Pius X

Pius X chose the able secretary of the conclave that had elected him, Rafael Merry del Val, to succeed Rampolla as Secretary of State. However, Rampolla remained Arch-Priest of Saint Peter's,[7] a position to which he had been appointed by Leo XIII. He lived in a modest house behind Saint Peter's Basilica. Between 1908 and his death in 1913, Rampolla served as Secretary (then the head) of the Supreme Sacred Congregation of the Holy Office. In 1912, Pope Pius X appointed Rampolla, in addition to his role as head of the Holy Office, as Archivist and Librarian of the Holy Roman Church, a position he held until his death.[9]

Symbolising successful papal diplomacy and worldwide contacts, he continued to be viewed as a most likely successor to Pope Pius X in case of the pontiff's death. Rampolla died suddenly in Rome on 16 December 1913 at age seventy, some months before the pope died in August 1914.[10] He was buried in the Campo Verano Cemetery, near the Basilica of S. Lorenzo fuori le mura.[11] His friend and closest collaborator, Giacomo della Chiesa, the future Pope Benedict XV, presided over his funeral ceremonies. On 19 June 1929, twelve days after the Italian Parliament ratified the Lateran Treaty, the body of Cardinal Rampolla was transferred to Santa Cecilia.


  1. Valérie Pirie claims that Rampolla would never have won in the conclave, and that all that the veto accomplished was to make him appear a sympathetic figure as a victim of Austrian hostility, "inasmuch as it gave his defeat the appearance of having been brought about by a treacherous knock-out blow, when in reality his failure was inevitable; the world at large being still convinced that had it not been for the Austrian veto Rampolla would certainly have been elected Pope."[6]

See also


Wikimedia Commons has media related to Mariano Rampolla del Tindaro.
  1. For this entire section, see the alphabetical entry in Bräuer, Handbuch der Kardinäle.
  2. Owen Chadwick, A History of the Popes, 1830-1914, p. 318-319.
  3. Owen Chadwick, A History of the Popes, 1830-1914, p. 305.
  4. S. Miranda, Congregation of the Reverend Fabric of Saint Peter's Basilica. Retrieved: 2016-03-21.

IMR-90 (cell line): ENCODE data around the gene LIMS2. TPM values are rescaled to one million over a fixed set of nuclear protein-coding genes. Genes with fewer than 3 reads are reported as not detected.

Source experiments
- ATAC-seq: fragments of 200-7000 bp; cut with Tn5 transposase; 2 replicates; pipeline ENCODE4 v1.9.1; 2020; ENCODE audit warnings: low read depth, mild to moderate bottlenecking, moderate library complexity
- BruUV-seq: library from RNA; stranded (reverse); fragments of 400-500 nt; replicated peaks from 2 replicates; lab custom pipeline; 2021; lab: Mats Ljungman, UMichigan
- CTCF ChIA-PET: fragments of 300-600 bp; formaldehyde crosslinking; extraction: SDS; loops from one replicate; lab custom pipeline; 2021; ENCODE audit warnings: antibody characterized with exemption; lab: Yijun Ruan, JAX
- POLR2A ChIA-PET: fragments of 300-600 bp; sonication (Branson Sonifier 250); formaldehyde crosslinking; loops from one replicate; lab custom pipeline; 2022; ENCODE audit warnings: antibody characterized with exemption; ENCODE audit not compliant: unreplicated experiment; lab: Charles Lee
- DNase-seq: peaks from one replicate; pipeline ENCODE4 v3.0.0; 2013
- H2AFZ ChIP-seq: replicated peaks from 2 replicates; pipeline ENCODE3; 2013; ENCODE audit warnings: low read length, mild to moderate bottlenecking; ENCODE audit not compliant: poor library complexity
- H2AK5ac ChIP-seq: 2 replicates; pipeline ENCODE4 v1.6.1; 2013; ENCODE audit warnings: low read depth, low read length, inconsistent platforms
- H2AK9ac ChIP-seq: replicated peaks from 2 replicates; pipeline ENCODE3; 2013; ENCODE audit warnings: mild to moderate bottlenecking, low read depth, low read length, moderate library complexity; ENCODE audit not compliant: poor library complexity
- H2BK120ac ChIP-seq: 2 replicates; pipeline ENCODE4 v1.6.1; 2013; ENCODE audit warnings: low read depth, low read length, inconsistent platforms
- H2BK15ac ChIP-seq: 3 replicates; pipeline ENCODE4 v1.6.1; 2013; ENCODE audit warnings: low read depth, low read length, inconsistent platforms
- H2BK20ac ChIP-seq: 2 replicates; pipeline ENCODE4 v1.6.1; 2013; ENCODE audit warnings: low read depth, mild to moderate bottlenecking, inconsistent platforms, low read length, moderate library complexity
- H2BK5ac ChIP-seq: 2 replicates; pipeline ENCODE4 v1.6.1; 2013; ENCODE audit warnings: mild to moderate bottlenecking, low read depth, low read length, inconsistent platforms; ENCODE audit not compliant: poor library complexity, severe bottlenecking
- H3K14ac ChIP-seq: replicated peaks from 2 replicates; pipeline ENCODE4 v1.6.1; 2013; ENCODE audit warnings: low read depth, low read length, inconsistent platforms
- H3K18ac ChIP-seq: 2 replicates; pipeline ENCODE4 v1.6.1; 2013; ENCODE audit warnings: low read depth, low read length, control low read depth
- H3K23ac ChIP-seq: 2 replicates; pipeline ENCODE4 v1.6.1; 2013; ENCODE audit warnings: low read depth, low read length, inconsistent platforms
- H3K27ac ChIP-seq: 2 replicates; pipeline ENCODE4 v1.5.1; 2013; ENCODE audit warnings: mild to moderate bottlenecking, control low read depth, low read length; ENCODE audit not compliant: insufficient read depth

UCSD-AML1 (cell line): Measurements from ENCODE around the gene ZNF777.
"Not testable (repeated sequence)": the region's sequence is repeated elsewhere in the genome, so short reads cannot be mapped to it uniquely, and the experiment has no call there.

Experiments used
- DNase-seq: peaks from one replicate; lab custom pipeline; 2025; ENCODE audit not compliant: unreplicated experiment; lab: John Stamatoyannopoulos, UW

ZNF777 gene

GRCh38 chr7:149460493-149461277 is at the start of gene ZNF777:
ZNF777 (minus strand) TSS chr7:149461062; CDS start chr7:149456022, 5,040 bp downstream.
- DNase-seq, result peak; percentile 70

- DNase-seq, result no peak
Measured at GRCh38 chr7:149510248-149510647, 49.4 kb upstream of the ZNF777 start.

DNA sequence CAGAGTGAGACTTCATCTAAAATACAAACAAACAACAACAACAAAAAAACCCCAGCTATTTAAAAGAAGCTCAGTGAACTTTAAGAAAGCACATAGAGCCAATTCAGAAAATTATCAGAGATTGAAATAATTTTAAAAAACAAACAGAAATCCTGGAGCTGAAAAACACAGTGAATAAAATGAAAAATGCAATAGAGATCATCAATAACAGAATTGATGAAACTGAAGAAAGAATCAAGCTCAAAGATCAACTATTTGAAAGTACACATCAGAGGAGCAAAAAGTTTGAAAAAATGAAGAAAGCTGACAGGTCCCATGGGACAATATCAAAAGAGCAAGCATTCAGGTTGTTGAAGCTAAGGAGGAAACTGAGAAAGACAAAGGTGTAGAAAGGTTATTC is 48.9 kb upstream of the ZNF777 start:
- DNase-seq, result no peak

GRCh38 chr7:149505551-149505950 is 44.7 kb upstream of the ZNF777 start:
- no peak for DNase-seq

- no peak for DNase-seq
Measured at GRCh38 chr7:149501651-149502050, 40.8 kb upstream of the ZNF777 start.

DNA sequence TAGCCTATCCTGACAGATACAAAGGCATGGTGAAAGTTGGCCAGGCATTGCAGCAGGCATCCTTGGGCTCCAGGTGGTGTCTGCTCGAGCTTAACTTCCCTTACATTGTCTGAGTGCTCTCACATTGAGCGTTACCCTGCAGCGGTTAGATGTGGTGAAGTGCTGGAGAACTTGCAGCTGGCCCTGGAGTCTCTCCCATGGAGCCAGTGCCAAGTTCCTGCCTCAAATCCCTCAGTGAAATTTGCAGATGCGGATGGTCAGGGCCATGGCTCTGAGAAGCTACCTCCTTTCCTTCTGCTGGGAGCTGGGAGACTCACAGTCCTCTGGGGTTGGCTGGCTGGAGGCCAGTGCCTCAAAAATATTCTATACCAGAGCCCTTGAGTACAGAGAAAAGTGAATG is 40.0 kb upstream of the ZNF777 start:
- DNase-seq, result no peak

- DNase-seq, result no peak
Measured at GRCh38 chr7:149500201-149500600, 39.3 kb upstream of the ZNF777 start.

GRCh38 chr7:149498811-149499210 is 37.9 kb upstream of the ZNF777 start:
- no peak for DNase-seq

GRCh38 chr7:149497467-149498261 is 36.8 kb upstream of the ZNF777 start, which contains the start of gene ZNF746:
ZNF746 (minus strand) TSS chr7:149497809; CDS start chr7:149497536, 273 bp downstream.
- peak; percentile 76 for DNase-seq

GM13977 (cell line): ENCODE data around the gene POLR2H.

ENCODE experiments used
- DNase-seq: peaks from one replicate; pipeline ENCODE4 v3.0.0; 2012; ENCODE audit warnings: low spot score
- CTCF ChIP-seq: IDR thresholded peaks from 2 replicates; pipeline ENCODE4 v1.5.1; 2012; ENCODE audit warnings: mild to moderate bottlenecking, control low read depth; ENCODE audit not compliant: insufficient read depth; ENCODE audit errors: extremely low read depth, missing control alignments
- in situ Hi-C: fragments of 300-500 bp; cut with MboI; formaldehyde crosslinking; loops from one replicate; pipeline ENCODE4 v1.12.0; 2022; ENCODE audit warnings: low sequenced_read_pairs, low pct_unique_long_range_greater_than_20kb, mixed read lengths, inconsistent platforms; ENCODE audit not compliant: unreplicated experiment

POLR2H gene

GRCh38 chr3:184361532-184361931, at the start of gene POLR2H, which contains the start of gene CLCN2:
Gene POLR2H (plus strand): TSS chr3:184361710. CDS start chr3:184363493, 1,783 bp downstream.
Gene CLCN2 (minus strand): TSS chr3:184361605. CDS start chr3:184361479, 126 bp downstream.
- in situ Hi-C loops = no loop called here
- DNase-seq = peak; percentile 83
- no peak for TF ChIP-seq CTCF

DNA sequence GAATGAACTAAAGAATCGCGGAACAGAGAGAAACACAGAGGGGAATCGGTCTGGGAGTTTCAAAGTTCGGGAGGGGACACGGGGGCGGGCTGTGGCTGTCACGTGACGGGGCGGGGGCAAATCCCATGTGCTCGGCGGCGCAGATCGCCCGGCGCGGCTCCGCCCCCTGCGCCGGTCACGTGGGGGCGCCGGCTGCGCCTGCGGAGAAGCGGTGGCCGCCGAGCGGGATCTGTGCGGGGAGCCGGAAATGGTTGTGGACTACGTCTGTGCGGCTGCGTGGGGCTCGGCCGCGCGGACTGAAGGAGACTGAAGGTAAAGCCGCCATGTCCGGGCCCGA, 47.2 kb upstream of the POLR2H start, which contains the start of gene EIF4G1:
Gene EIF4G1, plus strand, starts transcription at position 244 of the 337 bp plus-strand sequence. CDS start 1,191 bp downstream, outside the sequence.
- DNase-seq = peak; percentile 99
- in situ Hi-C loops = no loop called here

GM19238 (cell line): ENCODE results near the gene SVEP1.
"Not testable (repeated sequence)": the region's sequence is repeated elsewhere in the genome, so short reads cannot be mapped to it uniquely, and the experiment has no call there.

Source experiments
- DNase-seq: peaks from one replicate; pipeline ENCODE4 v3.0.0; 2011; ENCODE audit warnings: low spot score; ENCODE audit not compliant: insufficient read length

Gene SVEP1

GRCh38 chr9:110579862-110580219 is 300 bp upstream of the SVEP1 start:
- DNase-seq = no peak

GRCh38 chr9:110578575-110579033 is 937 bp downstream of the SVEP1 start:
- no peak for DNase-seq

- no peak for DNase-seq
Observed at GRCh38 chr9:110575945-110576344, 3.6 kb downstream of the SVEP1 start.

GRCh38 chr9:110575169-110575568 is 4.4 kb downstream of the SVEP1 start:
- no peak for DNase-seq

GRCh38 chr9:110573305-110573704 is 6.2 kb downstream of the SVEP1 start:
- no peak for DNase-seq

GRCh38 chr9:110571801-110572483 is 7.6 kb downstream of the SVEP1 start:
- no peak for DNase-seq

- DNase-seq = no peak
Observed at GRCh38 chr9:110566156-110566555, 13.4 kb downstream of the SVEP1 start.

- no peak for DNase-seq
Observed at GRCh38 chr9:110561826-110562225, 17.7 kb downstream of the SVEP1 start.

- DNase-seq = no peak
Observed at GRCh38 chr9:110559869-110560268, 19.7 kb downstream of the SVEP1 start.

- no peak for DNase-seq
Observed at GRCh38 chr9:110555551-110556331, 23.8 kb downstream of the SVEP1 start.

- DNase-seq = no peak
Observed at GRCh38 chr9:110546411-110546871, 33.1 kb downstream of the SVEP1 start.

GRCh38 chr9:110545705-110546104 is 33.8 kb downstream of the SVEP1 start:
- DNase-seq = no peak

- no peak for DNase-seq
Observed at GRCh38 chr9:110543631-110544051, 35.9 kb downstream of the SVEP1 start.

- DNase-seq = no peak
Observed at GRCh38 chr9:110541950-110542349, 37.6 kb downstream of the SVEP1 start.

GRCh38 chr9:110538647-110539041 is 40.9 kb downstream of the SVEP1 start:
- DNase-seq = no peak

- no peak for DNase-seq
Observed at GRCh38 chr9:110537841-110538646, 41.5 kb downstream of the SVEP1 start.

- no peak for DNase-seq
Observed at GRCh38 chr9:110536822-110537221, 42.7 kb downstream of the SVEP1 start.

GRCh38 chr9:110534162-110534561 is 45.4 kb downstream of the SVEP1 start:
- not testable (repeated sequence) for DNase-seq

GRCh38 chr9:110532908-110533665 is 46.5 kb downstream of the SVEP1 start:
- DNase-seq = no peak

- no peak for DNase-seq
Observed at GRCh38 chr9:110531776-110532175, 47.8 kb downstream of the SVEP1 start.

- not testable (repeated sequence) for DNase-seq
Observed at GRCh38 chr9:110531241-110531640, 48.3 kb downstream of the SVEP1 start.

5. Salvador Miranda. "The Cardinals of the Holy Roman Church - Consistory of April 15, 1901". Retrieved 2012-07-12.
  6. Valérie Pirie. "The Triple Crown: An Account of the Papal Conclaves - Concluding Chapter: Leo XIII and His Successors".
  7. 1 2 De Waal 30
  8. London : H. Hamilton, 1950
  9. The appointment of Librarian is disputed by S. Miranda, who shows two other Cardinals in that post at the time when Rampolla is supposed to have served.
  10. de Waal 31
  11. S. Miranda, Biographical notes on Cardinal Rampolla. Retrieved: 2016-03-21.


Catholic Church titles
Preceded by
Angelo Bianchi
Nuncio to Spain
19 December 1882 - 2 June 1887
Succeeded by
Angelo Di Pietro
Preceded by
Luigi Jacobini
Cardinal Secretary of State
2 June 1887 - 20 July 1903
Succeeded by
Rafael Merry del Val
Preceded by
Gaetano Aloisi Masella
Camerlengo of the Sacred College of Cardinals
16 January 1893 - 18 May 1894
Succeeded by
Fulco Luigi Ruffo-Scilla
Preceded by
Francesco Ricci Paracciani
Archpriest of St. Peter's Basilica
21 March 1894 - 16 December 1913
Succeeded by
Rafael Merry del Val
Preceded by
Serafino Vannutelli
Secretary of the Supreme Sacred Congregation of the Holy Office
30 December 1908 - 16 December 1913
Succeeded by
Domenico Ferrata
Preceded by
Francesco Salesio Della Volpe
Archivist of the Holy Roman Church
26 November 1912 - 16 December 1913
Succeeded by
Francesco di Paola Cassetta